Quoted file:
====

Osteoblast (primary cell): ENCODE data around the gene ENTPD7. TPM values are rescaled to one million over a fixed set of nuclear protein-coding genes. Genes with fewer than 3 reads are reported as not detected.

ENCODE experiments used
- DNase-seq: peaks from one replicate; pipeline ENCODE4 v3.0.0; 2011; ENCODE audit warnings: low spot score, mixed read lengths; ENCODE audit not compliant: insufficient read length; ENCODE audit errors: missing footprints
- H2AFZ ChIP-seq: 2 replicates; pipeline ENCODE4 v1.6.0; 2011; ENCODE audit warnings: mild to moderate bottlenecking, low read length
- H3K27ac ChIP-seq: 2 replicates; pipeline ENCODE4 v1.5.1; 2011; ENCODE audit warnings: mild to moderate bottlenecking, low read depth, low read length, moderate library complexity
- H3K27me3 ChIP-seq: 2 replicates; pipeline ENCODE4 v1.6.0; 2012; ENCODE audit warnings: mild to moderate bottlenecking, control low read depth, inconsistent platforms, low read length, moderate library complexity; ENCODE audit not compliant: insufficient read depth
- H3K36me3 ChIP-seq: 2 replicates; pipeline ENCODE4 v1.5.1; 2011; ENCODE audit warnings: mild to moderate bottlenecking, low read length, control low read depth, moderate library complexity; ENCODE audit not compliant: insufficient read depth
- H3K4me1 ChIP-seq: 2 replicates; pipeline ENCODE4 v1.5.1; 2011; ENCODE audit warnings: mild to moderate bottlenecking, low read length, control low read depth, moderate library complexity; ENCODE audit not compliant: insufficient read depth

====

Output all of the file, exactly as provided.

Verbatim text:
Osteoblast (primary cell): ENCODE data around the gene ENTPD7. TPM values are rescaled to one million over a fixed set of nuclear protein-coding genes. Genes with fewer than 3 reads are reported as not detected.

ENCODE experiments used
- DNase-seq: peaks from one replicate; pipeline ENCODE4 v3.0.0; 2011; ENCODE audit warnings: low spot score, mixed read lengths; ENCODE audit not compliant: insufficient read length; ENCODE audit errors: missing footprints
- H2AFZ ChIP-seq: 2 replicates; pipeline ENCODE4 v1.6.0; 2011; ENCODE audit warnings: mild to moderate bottlenecking, low read length
- H3K27ac ChIP-seq: 2 replicates; pipeline ENCODE4 v1.5.1; 2011; ENCODE audit warnings: mild to moderate bottlenecking, low read depth, low read length, moderate library complexity
- H3K27me3 ChIP-seq: 2 replicates; pipeline ENCODE4 v1.6.0; 2012; ENCODE audit warnings: mild to moderate bottlenecking, control low read depth, inconsistent platforms, low read length, moderate library complexity; ENCODE audit not compliant: insufficient read depth
- H3K36me3 ChIP-seq: 2 replicates; pipeline ENCODE4 v1.5.1; 2011; ENCODE audit warnings: mild to moderate bottlenecking, low read length, control low read depth, moderate library complexity; ENCODE audit not compliant: insufficient read depth
- H3K4me1 ChIP-seq: 2 replicates; pipeline ENCODE4 v1.5.1; 2011; ENCODE audit warnings: mild to moderate bottlenecking, low read length, control low read depth, moderate library complexity; ENCODE audit not compliant: insufficient read depth